Matt reaches a major milestone in his training
One of the best things about training sheepdogs is witnessing that magic moment when the dog realises what it’s all about. Some dogs are very hard to train, others seem to take to it naturally, but it’s the moment when “the light comes on” for a difficult dog that gives me a real buzz.
Matt’s a young border collie cross who came to us a couple of months ago, after he’d had a disagreement with a cherished labrador at his previous home. Just after he arrived he had a squabble with Ezra – one of our toughest dogs – but it was nothing serious (more of a heated hierarchical discussion than a fight) and since that little dispute was settled (in Ezra’s favour) he’s been absolutely fine with all our dogs (over twenty of them).
He’s clearly a tough dog though. He plays hard when there’s a ball or frisbee involved – barging in and grabbing the prize with no regard for others – and he’s acrobatic too, frequently snatching a frisbee out of the air with astonishing precision.
When it came to working him on sheep he was quite difficult, despite some previous training with a well-known sheepdog trialler and trainer. I’ve worked him regularly in the weeks since he came and he seemed to be making a little progress, but it was slow, and he couldn’t be trusted. Nor would he walk away from the sheep without darting back and scattering them.
This morning when I took him to sheep – just after 6am to avoid the hottest part of the day – it was a different story. Despite being very excited at the prospect of going to sheep, he was obedient from the start. We went into the paddock and, as I set him up for a short outrun, I had a good feeling. Previously he would dart off to the sheep before he was sent, but this time his body language was different and I could tell he was going to stay there. I sent him off and he went out, perhaps a little tighter than I’d have liked, but steady and clean. On the “Lie Down” command, he obeyed immediately. I was delighted.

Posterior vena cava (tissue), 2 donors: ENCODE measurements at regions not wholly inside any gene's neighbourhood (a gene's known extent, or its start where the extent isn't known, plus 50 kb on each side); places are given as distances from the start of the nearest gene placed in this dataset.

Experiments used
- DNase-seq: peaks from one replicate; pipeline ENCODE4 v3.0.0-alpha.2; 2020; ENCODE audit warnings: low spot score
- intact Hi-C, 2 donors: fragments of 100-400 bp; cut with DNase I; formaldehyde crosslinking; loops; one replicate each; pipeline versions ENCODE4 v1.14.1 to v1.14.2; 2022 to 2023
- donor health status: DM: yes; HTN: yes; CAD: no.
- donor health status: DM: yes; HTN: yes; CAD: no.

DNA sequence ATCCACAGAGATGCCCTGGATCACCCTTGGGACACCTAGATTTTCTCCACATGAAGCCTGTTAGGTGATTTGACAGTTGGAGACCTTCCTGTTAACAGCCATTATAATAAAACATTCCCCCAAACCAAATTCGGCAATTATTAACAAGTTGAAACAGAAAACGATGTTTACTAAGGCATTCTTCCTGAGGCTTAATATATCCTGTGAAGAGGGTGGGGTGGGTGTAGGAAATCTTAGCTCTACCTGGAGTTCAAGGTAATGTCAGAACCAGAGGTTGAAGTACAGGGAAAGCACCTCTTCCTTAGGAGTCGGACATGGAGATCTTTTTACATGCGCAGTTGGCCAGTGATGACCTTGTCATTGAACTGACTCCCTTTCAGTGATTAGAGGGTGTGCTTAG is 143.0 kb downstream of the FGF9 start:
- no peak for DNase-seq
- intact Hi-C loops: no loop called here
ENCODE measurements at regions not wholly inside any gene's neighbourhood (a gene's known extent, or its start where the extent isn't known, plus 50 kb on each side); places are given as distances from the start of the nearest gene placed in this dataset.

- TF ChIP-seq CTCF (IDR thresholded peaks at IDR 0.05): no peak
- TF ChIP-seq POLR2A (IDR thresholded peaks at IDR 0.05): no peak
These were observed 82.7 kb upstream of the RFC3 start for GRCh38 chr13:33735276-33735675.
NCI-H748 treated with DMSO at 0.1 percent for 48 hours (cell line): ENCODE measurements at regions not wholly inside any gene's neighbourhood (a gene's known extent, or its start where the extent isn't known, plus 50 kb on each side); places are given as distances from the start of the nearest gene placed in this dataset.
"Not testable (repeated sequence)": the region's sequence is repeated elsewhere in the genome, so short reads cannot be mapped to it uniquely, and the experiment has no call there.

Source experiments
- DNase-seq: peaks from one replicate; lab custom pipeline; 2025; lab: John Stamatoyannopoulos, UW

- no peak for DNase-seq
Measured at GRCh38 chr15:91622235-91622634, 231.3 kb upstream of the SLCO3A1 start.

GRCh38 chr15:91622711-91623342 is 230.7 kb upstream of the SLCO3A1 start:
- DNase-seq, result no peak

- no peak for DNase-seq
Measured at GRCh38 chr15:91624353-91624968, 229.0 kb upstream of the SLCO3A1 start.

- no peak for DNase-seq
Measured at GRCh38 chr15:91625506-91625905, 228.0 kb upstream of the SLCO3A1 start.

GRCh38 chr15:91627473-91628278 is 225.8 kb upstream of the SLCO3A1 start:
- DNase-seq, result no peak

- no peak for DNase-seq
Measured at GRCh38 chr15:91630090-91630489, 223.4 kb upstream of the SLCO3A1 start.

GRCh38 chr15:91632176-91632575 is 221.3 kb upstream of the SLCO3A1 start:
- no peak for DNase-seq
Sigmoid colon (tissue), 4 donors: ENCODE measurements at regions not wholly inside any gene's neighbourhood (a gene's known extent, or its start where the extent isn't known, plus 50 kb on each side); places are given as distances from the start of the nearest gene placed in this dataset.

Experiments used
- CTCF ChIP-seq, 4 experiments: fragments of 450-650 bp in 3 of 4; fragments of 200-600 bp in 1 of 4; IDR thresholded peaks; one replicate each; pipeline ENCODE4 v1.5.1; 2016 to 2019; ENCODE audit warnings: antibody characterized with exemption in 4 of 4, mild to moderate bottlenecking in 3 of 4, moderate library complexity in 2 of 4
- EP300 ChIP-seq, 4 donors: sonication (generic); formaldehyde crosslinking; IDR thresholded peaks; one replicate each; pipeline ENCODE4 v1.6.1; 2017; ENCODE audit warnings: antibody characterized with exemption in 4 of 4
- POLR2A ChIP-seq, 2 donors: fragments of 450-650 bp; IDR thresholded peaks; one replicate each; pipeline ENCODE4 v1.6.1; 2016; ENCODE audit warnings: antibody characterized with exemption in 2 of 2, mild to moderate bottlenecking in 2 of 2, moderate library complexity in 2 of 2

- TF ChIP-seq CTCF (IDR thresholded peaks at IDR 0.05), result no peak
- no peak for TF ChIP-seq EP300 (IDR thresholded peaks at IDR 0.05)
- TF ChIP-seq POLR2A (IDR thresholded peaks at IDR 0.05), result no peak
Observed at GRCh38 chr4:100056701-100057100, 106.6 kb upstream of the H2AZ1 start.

Matt flanked well, stopped well, walked up nicely on his sheep when asked to, and after a little coaxing he walked with me away from the sheep. After rehearsing this for a few minutes, to reinforce the notion that walking away from the sheep often means he’ll get another outrun, I decided to see whether he had any aptitude for driving. Initially he was very confused when I tried to keep him in place and move behind him but, as soon as he realised that he was going to be allowed to move closer to the sheep, he quickly accepted the new situation.
By the end of the twenty-minute session Matt was driving the sheep a few yards in front of me, and I have no doubt that he’ll be an excellent driving dog. I’m really looking forward to our next session!